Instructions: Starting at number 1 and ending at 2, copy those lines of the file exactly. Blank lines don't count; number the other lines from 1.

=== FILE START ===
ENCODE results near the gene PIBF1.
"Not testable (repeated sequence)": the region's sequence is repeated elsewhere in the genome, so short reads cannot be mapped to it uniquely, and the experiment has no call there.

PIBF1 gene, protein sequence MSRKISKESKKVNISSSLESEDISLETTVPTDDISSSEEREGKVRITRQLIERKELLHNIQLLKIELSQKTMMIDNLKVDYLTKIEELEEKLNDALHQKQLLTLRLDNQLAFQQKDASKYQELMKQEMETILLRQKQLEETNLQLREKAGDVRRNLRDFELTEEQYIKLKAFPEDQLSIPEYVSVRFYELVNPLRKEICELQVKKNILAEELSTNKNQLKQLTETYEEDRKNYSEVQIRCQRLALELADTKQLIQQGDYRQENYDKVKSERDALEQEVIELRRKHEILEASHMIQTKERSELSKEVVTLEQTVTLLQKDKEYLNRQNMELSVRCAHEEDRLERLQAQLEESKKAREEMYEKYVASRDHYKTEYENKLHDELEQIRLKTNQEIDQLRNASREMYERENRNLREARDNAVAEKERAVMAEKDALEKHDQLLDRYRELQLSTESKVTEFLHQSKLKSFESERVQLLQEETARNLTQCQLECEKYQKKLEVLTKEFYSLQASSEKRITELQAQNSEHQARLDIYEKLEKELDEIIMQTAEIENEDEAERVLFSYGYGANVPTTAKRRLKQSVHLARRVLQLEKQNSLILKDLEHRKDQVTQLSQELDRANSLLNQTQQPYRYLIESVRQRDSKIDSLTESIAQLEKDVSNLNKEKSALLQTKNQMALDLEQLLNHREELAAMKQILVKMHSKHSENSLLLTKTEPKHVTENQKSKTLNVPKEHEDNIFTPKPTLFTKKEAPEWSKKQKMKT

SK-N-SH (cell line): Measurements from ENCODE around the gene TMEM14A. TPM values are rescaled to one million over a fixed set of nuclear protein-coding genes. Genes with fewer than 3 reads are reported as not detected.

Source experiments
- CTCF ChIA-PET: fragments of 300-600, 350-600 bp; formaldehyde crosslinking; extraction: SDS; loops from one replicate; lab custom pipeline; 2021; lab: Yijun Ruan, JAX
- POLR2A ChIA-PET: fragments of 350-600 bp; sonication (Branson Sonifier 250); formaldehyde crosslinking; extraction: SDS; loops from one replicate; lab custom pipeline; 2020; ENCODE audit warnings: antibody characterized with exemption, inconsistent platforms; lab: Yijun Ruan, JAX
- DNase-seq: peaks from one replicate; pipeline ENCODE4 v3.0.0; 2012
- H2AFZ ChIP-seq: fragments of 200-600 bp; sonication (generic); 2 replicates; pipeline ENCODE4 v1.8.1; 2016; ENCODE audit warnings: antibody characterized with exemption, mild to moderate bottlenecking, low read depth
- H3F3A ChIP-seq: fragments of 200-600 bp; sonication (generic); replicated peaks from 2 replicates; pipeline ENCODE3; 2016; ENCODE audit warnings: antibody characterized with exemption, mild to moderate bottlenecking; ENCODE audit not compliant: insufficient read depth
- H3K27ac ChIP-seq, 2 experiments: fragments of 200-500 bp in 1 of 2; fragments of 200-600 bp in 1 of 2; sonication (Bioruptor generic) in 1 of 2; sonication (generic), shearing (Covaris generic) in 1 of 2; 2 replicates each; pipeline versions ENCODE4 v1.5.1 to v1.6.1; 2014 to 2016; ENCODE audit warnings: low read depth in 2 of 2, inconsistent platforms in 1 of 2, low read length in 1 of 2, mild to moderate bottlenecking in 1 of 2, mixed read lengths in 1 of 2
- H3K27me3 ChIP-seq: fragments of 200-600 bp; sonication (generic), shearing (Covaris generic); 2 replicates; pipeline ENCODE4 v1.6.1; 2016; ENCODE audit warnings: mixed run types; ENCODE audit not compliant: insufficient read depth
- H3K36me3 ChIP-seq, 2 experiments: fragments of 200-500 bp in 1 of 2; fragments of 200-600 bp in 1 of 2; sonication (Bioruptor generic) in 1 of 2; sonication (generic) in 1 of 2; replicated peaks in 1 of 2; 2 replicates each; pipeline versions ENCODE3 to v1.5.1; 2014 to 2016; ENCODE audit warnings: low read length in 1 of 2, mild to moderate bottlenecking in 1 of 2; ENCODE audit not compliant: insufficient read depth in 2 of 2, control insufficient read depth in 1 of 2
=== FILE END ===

ENCODE results near the gene PIBF1.
"Not testable (repeated sequence)": the region's sequence is repeated elsewhere in the genome, so short reads cannot be mapped to it uniquely, and the experiment has no call there.